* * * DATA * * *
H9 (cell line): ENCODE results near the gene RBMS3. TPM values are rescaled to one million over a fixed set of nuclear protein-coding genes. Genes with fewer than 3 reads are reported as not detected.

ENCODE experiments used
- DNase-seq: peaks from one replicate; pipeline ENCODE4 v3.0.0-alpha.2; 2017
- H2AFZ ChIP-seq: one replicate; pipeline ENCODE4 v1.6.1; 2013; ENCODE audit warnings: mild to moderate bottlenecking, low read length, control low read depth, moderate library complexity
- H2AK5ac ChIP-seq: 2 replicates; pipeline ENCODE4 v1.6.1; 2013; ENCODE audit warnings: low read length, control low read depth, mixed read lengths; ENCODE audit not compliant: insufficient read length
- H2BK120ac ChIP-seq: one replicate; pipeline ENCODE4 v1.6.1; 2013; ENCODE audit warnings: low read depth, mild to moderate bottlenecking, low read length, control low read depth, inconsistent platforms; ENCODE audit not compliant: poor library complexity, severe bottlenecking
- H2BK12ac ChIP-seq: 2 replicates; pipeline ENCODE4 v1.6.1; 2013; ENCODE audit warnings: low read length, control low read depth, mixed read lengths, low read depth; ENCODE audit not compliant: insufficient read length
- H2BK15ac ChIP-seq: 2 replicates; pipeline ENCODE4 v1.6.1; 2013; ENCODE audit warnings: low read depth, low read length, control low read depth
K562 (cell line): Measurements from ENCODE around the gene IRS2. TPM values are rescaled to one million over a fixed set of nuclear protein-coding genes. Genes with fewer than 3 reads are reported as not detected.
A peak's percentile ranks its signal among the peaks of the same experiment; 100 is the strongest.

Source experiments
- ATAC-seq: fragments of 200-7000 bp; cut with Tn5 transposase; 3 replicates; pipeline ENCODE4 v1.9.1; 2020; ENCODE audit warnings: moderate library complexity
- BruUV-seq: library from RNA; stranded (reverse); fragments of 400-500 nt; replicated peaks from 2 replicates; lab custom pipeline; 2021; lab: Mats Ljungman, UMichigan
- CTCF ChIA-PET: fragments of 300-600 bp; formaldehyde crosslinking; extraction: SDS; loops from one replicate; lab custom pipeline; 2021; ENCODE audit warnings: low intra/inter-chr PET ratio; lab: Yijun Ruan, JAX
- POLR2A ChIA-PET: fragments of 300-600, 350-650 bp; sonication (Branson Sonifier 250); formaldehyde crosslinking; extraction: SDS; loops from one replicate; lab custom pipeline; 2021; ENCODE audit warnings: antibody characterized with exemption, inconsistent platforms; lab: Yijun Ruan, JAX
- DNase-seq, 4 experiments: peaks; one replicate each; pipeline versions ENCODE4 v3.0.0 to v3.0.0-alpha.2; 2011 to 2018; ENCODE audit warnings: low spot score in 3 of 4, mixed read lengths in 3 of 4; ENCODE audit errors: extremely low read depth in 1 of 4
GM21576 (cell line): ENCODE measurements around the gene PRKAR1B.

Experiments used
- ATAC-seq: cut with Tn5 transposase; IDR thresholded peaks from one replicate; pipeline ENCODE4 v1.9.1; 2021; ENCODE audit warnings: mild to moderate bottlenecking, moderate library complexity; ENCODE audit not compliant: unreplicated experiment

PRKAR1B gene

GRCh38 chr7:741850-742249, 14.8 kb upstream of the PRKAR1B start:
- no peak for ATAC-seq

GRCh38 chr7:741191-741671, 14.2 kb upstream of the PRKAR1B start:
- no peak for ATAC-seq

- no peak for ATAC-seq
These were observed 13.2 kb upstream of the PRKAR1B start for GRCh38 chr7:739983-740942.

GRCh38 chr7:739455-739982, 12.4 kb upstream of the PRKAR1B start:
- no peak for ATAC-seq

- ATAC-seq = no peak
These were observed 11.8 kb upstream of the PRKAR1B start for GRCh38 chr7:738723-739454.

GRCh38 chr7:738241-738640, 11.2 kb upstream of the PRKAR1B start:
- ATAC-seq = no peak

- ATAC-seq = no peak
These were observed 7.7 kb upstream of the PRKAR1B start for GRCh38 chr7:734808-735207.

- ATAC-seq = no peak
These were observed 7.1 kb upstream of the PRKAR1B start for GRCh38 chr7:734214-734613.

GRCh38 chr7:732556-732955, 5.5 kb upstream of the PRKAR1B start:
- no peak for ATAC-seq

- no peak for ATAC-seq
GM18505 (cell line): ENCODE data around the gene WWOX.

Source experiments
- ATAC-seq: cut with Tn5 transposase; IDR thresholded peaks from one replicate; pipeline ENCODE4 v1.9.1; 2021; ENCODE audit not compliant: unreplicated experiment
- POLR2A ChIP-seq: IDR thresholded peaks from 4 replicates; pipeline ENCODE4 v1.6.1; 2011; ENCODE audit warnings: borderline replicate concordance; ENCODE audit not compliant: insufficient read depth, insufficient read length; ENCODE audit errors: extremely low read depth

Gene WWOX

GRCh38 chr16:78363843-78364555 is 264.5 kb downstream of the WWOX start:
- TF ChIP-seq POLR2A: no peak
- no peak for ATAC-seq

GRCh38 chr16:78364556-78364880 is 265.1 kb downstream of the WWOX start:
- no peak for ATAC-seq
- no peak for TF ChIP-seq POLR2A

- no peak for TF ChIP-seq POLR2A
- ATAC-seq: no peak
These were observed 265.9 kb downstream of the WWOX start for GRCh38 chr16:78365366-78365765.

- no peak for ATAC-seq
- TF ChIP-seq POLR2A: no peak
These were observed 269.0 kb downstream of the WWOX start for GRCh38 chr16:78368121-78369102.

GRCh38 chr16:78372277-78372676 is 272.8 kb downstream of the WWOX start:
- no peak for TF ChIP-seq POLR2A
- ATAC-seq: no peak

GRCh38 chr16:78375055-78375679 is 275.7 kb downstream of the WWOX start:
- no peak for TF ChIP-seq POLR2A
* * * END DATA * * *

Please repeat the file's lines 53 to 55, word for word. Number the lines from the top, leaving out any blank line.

These were observed 265.9 kb downstream of the WWOX start for GRCh38 chr16:78365366-78365765.

- no peak for ATAC-seq
- TF ChIP-seq POLR2A: no peak